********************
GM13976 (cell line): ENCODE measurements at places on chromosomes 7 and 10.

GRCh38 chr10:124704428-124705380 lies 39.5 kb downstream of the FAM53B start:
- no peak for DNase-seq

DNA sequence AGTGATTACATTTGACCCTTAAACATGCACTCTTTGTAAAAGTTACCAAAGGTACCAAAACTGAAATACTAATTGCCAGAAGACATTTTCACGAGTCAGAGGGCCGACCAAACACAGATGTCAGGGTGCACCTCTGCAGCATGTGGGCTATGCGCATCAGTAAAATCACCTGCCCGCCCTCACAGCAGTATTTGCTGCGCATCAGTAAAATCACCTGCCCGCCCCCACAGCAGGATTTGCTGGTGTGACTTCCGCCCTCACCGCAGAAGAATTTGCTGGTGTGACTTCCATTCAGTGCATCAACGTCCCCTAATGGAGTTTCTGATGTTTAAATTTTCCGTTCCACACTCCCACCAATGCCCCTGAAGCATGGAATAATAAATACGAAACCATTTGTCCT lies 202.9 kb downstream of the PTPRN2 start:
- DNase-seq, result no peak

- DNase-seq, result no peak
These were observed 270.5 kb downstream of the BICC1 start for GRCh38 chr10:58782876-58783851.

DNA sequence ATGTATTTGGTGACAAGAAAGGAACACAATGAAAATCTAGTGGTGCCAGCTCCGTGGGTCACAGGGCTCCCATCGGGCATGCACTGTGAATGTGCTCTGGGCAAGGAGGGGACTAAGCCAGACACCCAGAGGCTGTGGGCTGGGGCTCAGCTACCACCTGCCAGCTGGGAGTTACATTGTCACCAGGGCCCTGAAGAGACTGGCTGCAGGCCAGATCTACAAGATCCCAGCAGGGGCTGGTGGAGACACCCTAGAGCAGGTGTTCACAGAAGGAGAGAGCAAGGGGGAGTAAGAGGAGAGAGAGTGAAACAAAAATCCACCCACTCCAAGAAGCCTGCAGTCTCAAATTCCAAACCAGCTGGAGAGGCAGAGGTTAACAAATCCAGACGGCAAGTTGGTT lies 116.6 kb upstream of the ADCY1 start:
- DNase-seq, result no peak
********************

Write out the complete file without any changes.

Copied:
GM13976 (cell line): ENCODE measurements at places on chromosomes 7 and 10.

GRCh38 chr10:124704428-124705380 lies 39.5 kb downstream of the FAM53B start:
- no peak for DNase-seq

DNA sequence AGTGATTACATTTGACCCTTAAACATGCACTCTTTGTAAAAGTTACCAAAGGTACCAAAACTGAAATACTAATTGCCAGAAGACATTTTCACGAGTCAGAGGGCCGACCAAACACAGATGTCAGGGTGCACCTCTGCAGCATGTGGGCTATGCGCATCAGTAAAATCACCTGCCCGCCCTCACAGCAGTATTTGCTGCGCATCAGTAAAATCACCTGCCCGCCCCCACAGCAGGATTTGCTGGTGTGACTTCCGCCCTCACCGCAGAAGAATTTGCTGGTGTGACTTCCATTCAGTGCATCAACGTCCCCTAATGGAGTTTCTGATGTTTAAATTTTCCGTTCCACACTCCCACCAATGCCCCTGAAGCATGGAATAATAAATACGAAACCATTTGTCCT lies 202.9 kb downstream of the PTPRN2 start:
- DNase-seq, result no peak

- DNase-seq, result no peak
These were observed 270.5 kb downstream of the BICC1 start for GRCh38 chr10:58782876-58783851.

DNA sequence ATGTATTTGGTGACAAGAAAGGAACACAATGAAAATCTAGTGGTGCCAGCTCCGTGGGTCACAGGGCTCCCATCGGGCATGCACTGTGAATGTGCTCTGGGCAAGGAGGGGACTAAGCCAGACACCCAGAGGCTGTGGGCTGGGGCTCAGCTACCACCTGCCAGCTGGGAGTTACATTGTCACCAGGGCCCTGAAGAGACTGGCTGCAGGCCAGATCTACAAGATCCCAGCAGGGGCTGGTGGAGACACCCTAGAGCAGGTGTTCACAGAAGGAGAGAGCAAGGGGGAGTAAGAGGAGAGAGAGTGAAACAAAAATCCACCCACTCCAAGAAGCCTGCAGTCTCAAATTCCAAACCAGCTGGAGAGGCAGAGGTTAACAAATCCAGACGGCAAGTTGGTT lies 116.6 kb upstream of the ADCY1 start:
- DNase-seq, result no peak